Genomic characterisation and epidemiology of 2019 novel coronavirus: implications for virus origins and receptor binding – The Lancet

Genomic characterisation and epidemiology of 2019 novel coronavirus: implications for virus origins and receptor binding – The Lancet


From genomic surveillance of clinical samples from patients with viral pneumonia in Wuhan, China, a novel coronavirus (termed 2019-nCoV) has been identified.

Our phylogenetic analysis of 2019-nCoV, sequenced from nine patients’ samples, showed that the virus belongs to the subgenus Sarbecovirus. 2019-nCoV was more similar to two bat-derived coronavirus strains, bat-SL-CoVZC45 and bat-SL-CoVZXC21, than to known human-infecting coronaviruses, including the virus that caused the SARS outbreak of 2003.

Epidemiologically, eight of the nine patients in our study had a history of exposure to the Huanan seafood market in Wuhan, suggesting that they might have been in close contact with the infection source at the market. However, one patient had never visited the market, although he had stayed in a hotel near the market before the onset of their illness. This finding suggests either possible droplet transmission or that the patient was infected by a currently unknown source. Evidence of clusters of infected family members and medical workers has now confirmed the presence of human-to-human transmission. Clearly, this infection is a major public health concern, particularly as this outbreak coincides with the peak of the Chinese Spring Festival travel rush, during which hundreds of millions of people will travel through China.
As a typical RNA virus, the average evolutionary rate for coronaviruses is roughly 10−4 nucleotide substitutions per site per year, with mutations arising during every replication cycle. It is, therefore, striking that the sequences of 2019-nCoV from different patients described here were almost identical, with greater than 99·9% sequence identity. This finding suggests that 2019-nCoV originated from one source within a very short period and was detected relatively rapidly. However, as the virus transmits to more individuals, constant surveillance of mutations arising is needed.
Phylogenetic analysis showed that bat-derived coronaviruses fell within all five subgenera of the genus Betacoronavirus. Moreover, bat-derived coronaviruses fell in basal positions in the subgenus Sarbecovirus, with 2019-nCoV most closely related to bat-SL-CoVZC45 and bat-SL-CoVZXC21, which were also sampled from bats. These data are consistent with a bat reservoir for coronaviruses in general and for 2019-nCoV in particular. However, despite the importance of bats, several facts suggest that another animal is acting as an intermediate host between bats and humans. First, the outbreak was first reported in late December, 2019, when most bat species in Wuhan are hibernating. Second, no bats were sold or found at the Huanan seafood market, whereas various non-aquatic animals (including mammals) were available for purchase. Third, the sequence identity between 2019-nCoV and its close relatives bat-SL-CoVZC45 and bat-SL-CoVZXC21 was less than 90%, which is reflected in the relatively long branch between them. Hence, bat-SL-CoVZC45 and bat-SL-CoVZXC21 are not direct ancestors of 2019-nCoV. Fourth, in both SARS-CoV and MERS-CoV, bats acted as the natural reservoir, with another animal (masked palm civet for SARS-Co and dromedary camels for MERS-CoV) acting as an intermediate host, with humans as terminal hosts. Therefore, on the basis of current data, it seems likely that the 2019-nCoV causing the Wuhan outbreak might also be initially hosted by bats, and might have been transmitted to humans via currently unknown wild animal(s) sold at the Huanan seafood market.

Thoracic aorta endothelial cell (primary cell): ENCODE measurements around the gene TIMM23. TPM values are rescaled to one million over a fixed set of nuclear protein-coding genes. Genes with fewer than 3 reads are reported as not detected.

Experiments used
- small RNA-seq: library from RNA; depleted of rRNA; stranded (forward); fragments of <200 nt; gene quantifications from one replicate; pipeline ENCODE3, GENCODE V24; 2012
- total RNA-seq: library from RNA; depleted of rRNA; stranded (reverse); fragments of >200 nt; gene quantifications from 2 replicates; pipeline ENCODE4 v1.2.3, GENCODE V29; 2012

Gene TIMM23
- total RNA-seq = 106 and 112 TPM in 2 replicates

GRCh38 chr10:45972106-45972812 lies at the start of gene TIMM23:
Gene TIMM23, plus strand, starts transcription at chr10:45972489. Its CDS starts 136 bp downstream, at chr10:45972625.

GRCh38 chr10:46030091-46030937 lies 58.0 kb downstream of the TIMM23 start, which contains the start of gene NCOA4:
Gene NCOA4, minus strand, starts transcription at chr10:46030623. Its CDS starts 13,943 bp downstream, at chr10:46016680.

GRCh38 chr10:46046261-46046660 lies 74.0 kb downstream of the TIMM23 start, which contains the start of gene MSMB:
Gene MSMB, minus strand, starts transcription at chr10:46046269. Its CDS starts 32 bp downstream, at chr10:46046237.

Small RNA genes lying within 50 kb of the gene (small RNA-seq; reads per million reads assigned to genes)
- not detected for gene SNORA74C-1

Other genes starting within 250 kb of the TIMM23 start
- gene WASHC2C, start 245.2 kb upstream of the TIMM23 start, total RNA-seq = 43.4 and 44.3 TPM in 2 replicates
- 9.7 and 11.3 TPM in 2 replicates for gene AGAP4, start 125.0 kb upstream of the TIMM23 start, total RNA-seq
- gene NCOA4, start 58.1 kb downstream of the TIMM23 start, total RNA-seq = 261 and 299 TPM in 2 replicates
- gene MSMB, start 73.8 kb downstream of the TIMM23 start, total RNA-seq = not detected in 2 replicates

Previous studies have uncovered several receptors that different coronaviruses bind to, such as ACE2 for SARS-CoV and CD26 for MERS-CoV.
Our molecular modelling showed structural similarity between the receptor-binding domains of SARS-CoV and 2019-nCoV. Therefore, we suggest that 2019-nCoV might use ACE2 as the receptor, despite the presence of amino acid mutations in the 2019-nCoV receptor-binding domain. Although a previous study using HeLa cells expressing ACE2 proteins showed that 2019-nCoV could employ the ACE2 receptor, whether these mutations affect ACE2 binding or change receptor tropism requires further study.
Recombination has been seen frequently in coronaviruses.
As expected, we detected recombination in the Sarbecoviruses analysed here. Our results suggest that recombination events are complex and are more likely occurring in bat coronaviruses than in 2019-nCoV. Hence, despite its occurrence, recombination is probably not the reason for emergence of this virus, although this inference might change if more closely related animal viruses are identified.
In conclusion, we have described the genomic structure of a seventh human coronavirus that can cause severe pneumonia and have shed light on its origin and receptor-binding properties. More generally, the disease outbreak linked to 2019-nCoV again highlights the hidden virus reservoir in wild animals and their potential to occasionally spill over into human populations.
GFG, WT, WS, WC, WX, and GW designed the study. RL, XZ, PN, HW, WW, BH, NZ, XM, WZ, LZ, JC, YM, JW, YL, JY, ZX, JM, WJL, and DW did the experiments. BY, FZ, and ZH provided samples. WS, WC, WT, JL, HS, YB, LW, TH, and HZ analysed data. WS, WT, and JL wrote the report. ECH and GFG revised the report.

Genomic characterisation and epidemiology of 2019 novel coronavirus: implications for virus origins and receptor binding  The LancetView full coverage on Google News
Genomic characterisation and epidemiology of 2019 novel coronavirus: implications for virus origins and receptor binding – The Lancet

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